Up close, he’s seen just about every great player who’s entered the NBA since 1979—Magic Johnson, Isiah Thomas, Dominique Wilkins, Michael Jordan, Larry Bird, etc.—and he’s confident Simmons’ various gifts will immediately translate to the NBA. 

NASHVILLE, TENNESSEE - MARCH 12:  Ben Simmons #25 of the LSU Tigers plays against the Texas A&M Aggies in an SEC Basketball Tournament Semifinals game at Bridgestone Arena on March 12, 2016 in Nashville, Tennessee.  (Photo by Frederick Breedon/Getty Image
Frederick Breedon/Getty Images

“If Ben was on one of the best teams in pro basketball [last season], he would fit in and start with any team in the league. That’s how good he is. Including Golden State. He would’ve started this year,” Suhr said.

“Ben is the fastest player on the floor almost any night he’s playing. He has Russell Westbrook-type speed at 6’10”. There’s no one his size in basketball—maybe the closest is LeBron [James]—that can move as fast with the ball as he can. His passing is Magic-like, and I think that’s what people like about him. The thing that separates him [from] other players is he’s an absolute genius basketball-wise.”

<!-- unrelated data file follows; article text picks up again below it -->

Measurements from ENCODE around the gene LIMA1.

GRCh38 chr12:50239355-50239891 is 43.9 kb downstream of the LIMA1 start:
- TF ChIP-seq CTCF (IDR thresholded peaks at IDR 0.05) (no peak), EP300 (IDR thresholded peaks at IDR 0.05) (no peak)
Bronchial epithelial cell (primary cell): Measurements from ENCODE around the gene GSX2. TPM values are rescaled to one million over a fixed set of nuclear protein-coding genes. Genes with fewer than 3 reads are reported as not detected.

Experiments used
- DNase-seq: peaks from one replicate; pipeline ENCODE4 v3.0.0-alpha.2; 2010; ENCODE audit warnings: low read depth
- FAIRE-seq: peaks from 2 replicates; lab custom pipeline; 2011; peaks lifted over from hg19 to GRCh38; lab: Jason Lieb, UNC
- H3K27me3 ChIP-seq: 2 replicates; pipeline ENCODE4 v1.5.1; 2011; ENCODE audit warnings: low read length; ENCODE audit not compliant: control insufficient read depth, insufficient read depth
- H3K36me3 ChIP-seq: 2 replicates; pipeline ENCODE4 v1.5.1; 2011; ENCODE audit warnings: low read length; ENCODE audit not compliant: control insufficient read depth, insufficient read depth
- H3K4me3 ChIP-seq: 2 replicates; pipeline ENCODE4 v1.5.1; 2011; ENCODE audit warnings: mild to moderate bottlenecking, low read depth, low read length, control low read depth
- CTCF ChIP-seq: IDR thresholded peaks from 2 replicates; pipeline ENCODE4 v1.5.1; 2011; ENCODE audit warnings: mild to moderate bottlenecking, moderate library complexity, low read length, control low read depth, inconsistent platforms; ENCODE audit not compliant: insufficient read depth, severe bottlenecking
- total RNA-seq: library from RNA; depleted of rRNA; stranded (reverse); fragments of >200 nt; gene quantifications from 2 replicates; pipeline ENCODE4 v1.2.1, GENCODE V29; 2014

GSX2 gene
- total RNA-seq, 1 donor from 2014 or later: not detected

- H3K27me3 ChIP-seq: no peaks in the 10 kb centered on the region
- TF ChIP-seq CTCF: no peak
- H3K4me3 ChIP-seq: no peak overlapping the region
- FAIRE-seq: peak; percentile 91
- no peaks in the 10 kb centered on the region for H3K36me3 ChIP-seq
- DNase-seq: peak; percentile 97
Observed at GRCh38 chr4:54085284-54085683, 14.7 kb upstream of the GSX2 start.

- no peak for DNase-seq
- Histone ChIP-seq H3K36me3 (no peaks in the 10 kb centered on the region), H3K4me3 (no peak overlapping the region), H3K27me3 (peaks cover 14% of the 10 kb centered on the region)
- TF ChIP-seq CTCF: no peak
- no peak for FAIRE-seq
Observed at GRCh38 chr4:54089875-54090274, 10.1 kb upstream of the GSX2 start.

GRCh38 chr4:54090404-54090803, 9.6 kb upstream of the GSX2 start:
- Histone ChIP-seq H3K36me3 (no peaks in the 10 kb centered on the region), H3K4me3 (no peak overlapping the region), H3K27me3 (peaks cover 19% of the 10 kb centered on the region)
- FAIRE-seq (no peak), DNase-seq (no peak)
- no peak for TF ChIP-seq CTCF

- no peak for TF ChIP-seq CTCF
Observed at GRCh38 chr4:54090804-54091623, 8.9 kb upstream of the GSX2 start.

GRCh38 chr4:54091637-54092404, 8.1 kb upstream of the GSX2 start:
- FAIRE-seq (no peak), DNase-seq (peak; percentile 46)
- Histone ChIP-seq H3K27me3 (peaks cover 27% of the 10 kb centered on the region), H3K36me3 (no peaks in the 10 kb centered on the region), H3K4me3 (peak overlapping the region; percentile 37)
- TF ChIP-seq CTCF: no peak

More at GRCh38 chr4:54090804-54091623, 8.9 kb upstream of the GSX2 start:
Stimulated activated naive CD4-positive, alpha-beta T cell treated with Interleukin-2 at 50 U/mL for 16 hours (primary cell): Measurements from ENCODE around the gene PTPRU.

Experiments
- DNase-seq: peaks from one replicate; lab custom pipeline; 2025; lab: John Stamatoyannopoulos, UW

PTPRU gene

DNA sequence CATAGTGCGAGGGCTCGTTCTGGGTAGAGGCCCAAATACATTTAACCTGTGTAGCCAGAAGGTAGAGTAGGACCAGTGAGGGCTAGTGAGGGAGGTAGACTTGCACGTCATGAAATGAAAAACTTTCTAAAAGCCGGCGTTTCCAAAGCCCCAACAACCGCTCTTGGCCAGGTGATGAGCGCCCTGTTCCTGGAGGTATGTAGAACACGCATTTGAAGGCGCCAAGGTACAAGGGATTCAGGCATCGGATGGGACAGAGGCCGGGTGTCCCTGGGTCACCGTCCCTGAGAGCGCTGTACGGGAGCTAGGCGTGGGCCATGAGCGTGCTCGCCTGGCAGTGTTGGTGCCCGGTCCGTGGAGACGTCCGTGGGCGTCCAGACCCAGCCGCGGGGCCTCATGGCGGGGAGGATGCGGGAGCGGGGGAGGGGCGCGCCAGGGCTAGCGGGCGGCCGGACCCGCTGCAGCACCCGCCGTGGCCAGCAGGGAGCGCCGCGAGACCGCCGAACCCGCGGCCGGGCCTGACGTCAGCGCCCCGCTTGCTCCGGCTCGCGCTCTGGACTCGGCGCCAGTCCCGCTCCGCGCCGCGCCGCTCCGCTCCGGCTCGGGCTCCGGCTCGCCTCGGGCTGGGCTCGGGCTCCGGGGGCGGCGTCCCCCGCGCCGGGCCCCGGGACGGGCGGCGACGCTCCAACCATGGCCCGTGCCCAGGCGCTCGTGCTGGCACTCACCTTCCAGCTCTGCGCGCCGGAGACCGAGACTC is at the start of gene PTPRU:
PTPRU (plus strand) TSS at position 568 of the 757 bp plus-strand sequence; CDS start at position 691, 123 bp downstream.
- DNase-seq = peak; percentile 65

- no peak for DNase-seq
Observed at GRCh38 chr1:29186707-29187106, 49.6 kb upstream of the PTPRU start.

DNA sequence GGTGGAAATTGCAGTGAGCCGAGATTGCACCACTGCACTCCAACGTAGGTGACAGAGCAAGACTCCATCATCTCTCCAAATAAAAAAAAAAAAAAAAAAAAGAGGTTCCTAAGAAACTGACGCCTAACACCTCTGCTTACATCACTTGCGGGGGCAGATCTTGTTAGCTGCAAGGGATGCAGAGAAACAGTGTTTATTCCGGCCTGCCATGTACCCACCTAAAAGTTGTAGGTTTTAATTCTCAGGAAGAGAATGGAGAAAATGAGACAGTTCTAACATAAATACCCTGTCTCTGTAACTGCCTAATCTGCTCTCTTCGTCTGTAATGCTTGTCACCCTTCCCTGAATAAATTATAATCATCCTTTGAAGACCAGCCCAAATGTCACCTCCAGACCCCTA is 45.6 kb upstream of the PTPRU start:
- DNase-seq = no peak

On a team that already has three players who are more than capable of dribbling up the floor after grabbing a defensive rebound (Russell, Clarkson and Randle), Simmons would give the Lakers a complex transition attack. 

Any team that can pummel a retreating defense with myriad options has a distinct advantage when it comes to creating mismatches and finding advantageous situations.